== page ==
A new study at the School of Public Health and Vanderbilt University Medical Center has found that group prenatal care can reduce the risk of premature birth.
The study — which tracked 9,348 pregnant women from 2009 to 2016 — found that women who received prenatal care in group settings were less likely to deliver prematurely or conceive babies with low birth weights, compared to those who received individual prenatal care. According to the researchers, the study’s findings provide incentive for more health care providers to offer group prenatal care and raise important questions about what causes preterm births — the main cause of newborn deaths worldwide. The study was published in the Journal of Women’s Health on Sept. 25.
“The biggest issue in accessibility is that [group prenatal care] isn’t available in most practices, so only about 3 percent of women in the U.S. has access to group prenatal care in their community,” said Jessica Lewis, Deputy Director of Pregnancy Research at the School of Public He alth and co-author of the study. “With more and more findings coming out talking about the benefits of group prenatal care, hopefully more providers will provide care in this way.”
Group prenatal care sessions typically involve one-on-one check-ups with health care providers, individual self-care activities, such as tracking blood pressure and weight, and facilitated discussions on childbirth and pregnancy. The soon-to-be mothers generally attend these sessions with seven to 11 other women due in the same month.
Using a “propensity score matching” methodology to account for differences other than prenatal care, the team found that compared to individual care-only patients, risk of preterm birth and low birth weight among women who attended five or more group prenatal care sessions decreased by 68 percent.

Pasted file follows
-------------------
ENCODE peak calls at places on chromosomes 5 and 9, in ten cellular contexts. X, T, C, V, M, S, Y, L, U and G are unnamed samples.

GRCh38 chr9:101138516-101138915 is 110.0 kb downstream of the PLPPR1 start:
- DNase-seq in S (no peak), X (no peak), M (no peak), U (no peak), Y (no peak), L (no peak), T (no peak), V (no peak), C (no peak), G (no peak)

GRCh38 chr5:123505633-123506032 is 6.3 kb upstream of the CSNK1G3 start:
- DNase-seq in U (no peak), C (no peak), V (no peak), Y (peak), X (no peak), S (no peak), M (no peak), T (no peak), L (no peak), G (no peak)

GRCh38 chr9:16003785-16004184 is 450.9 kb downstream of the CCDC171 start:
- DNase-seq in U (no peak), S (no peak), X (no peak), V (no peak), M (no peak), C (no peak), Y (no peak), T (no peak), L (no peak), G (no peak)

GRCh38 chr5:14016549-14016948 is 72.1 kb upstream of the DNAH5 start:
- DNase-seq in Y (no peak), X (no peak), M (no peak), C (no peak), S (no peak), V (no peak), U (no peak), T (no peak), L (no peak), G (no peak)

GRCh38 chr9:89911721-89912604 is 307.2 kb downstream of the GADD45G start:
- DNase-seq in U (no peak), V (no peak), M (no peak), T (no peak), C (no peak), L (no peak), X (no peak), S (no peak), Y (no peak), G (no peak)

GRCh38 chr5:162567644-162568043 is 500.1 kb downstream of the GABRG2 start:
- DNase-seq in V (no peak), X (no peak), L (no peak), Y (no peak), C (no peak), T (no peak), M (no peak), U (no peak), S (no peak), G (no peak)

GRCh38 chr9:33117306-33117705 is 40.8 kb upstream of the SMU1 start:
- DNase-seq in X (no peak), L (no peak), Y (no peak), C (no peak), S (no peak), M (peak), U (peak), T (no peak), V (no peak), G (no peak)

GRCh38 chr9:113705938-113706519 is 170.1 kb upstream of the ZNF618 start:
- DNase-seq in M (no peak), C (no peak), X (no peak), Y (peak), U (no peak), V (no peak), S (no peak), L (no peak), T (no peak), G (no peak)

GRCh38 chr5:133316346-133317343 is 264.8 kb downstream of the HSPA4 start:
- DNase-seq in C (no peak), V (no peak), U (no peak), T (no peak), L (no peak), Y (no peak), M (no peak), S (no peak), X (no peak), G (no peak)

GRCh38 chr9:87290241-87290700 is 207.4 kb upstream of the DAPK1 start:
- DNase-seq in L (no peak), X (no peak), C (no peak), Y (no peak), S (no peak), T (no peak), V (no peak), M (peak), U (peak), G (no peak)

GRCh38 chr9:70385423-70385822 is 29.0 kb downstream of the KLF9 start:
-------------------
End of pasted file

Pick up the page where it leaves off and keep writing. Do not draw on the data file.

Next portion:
Lewis told the News that group prenatal care may yield more positive birth outcomes because it reduces women’s stress. She explained that social support that women receive from group sessions likely helped their cervical lengths remain longer for longer periods of time, which reduced the likelihood of preterm birth.
According to Lewis, those who receive group care attend longer care sessions that typically last for two hours compared to individual sessions, which only last for 10 to 15 minutes.
As part of the study, the researchers built their own model of group prenatal care with funding from a United Healthcare provider, Expect With Me. The model incorporates an information technology infrastructure that allows pregnant women to connect with each other over social media platforms and send messages to their providers.
Despite the positive outcomes that group prenatal care yields, only 3 percent of women in the U.S. have access to this type of care, according to Lewis. Because individual prenatal care is the standard practice for most health care providers across the country, she said, many are reluctant to change their systems.
Still, the study’s illustration of a concrete correlation between group care and positive birth outcomes will likely incentivize providers to adopt group prenatal care models, Lewis said.
“Part of the challenge is to engage the payers — the insurance companies and Medicaid — to incentivize providers to change the way they practice,” she said. “They save about $1,000 per pregnancy for women enrolled in group care; keeping those babies out of the neonatal intensive unit is a major money saver for them.”
It remains unclear exactly how providers should implement group prenatal care to maximize positive birth effects, said Shayna Cunningham, scientist at the School of Public Health and lead author of the study.
Cunningham said that the team has already started to investigate whether a certain number of group visits are necessary to yield positive outcomes. They are also studying whether group care models work for a more diverse population in terms of age, ethnic group and socioeconomic status.
Lewis added that she and her team are performing further studies to better understand exactly how group prenatal care improves birth outcomes.
The United States ranks 54th globally in 2010 for worst preterm birth rates, one rank above Thailand, according to the World Health Organization.
Jasmine Su | firstname.lastname@example.org .